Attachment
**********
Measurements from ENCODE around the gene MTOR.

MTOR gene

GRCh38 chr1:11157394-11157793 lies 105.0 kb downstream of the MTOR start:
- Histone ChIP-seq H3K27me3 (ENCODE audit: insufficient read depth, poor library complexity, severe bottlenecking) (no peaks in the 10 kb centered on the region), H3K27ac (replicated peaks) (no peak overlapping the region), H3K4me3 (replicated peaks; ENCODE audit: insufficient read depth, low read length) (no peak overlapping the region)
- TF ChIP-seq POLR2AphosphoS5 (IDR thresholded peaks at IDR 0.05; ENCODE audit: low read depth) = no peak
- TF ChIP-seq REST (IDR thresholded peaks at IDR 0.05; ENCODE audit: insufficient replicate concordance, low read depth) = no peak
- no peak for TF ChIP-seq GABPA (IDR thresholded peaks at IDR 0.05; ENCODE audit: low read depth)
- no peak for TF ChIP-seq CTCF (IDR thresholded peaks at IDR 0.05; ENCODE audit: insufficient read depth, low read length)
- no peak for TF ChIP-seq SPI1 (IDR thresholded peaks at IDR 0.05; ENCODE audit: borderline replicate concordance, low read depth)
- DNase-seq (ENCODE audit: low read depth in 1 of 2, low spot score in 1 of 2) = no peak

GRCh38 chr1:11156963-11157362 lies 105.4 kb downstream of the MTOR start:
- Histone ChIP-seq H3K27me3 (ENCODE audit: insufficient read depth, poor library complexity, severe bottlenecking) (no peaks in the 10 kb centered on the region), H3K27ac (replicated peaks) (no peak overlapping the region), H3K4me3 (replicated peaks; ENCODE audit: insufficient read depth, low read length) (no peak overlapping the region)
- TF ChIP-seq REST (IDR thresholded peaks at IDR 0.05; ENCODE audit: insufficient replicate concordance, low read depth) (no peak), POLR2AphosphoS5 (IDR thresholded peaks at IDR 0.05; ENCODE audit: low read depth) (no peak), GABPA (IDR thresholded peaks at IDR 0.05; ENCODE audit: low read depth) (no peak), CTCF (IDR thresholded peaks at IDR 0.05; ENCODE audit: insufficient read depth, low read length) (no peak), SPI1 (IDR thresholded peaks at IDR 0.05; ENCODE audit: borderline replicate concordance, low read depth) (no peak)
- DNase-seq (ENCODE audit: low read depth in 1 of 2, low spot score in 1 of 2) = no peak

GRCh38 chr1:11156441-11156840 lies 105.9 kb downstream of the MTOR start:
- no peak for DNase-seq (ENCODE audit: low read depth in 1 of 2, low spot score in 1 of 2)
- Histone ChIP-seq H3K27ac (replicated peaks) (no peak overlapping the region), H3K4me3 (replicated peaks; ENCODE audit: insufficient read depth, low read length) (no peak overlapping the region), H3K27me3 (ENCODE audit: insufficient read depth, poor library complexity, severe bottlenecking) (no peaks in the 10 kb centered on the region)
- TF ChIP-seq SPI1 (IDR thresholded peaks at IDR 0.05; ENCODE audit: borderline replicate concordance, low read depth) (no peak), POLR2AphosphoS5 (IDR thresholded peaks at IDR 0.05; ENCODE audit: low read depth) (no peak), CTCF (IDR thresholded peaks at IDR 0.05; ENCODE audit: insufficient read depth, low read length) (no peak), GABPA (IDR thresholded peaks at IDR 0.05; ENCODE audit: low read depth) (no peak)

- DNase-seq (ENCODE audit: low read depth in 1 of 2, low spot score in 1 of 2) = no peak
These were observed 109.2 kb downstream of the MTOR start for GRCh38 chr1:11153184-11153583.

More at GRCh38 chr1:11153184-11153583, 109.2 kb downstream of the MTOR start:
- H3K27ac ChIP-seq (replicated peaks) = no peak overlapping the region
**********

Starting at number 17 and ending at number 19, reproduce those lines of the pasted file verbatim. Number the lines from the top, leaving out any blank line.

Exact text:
- Histone ChIP-seq H3K27ac (replicated peaks) (no peak overlapping the region), H3K4me3 (replicated peaks; ENCODE audit: insufficient read depth, low read length) (no peak overlapping the region), H3K27me3 (ENCODE audit: insufficient read depth, poor library complexity, severe bottlenecking) (no peaks in the 10 kb centered on the region)
- TF ChIP-seq SPI1 (IDR thresholded peaks at IDR 0.05; ENCODE audit: borderline replicate concordance, low read depth) (no peak), POLR2AphosphoS5 (IDR thresholded peaks at IDR 0.05; ENCODE audit: low read depth) (no peak), CTCF (IDR thresholded peaks at IDR 0.05; ENCODE audit: insufficient read depth, low read length) (no peak), GABPA (IDR thresholded peaks at IDR 0.05; ENCODE audit: low read depth) (no peak)

- DNase-seq (ENCODE audit: low read depth in 1 of 2, low spot score in 1 of 2) = no peak